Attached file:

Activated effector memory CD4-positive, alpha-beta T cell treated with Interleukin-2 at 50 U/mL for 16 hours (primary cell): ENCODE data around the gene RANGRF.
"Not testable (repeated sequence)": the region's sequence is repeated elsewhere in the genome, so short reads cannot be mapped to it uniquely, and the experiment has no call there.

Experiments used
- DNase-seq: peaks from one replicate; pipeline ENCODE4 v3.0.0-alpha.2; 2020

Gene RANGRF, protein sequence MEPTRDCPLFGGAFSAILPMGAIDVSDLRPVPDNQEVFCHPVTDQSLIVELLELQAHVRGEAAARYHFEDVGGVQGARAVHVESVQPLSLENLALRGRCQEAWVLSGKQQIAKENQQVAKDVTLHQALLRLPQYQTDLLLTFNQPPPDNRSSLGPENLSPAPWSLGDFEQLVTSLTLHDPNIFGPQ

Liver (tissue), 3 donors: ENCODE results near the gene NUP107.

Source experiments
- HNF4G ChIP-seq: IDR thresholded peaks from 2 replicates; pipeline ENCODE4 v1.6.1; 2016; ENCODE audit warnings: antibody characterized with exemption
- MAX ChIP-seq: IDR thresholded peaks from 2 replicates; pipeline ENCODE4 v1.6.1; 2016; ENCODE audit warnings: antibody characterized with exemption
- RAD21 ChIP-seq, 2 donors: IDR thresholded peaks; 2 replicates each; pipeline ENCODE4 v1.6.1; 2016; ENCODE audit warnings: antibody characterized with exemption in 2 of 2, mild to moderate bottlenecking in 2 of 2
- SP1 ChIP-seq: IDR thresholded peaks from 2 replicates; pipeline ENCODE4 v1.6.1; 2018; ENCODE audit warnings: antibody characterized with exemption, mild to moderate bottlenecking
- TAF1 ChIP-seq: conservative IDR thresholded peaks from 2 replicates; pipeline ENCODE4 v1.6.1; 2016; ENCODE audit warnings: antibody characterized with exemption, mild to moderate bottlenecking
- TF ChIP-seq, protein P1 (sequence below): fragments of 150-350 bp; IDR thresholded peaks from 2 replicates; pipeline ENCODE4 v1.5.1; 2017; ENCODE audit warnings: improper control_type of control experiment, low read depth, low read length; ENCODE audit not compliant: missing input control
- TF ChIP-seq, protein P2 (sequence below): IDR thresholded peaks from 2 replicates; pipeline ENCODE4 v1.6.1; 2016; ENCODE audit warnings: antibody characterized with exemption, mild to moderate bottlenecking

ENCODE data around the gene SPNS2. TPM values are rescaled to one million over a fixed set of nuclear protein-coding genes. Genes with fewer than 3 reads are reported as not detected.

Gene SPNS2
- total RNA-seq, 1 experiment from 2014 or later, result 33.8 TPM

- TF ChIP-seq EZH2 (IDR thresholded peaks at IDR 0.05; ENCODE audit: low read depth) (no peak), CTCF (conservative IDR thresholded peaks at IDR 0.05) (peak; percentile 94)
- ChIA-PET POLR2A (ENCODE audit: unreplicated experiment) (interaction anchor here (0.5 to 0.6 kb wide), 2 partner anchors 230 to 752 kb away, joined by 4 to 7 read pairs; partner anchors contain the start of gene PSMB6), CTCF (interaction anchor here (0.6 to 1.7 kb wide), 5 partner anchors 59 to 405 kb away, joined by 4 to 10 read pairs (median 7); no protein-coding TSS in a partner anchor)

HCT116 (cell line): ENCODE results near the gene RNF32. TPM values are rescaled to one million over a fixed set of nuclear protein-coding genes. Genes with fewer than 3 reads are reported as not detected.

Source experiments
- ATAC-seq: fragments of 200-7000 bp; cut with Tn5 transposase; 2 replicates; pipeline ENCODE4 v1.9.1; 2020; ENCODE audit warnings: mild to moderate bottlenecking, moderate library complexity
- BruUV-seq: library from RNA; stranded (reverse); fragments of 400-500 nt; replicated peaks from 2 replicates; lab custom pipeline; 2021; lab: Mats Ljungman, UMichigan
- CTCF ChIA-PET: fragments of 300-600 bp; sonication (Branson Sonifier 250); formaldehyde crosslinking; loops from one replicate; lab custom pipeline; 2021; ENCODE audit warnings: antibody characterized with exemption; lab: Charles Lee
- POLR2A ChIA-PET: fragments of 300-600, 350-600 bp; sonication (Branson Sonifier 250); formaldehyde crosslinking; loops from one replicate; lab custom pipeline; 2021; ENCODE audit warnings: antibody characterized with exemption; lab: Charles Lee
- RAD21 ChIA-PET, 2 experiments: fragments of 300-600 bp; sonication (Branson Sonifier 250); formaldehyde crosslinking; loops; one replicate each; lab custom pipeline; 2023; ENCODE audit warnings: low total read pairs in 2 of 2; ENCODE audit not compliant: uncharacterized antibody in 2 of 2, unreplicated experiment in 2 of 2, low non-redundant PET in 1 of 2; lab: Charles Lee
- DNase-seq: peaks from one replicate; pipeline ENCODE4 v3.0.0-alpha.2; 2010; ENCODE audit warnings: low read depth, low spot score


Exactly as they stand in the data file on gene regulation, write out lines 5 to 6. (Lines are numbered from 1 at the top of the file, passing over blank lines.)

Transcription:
Gene RANGRF, protein sequence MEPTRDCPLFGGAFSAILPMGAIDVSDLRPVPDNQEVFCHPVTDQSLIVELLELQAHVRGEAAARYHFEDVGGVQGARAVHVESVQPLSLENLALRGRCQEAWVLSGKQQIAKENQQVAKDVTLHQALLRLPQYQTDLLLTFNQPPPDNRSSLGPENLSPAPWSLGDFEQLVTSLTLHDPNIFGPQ

Liver (tissue), 3 donors: ENCODE results near the gene NUP107.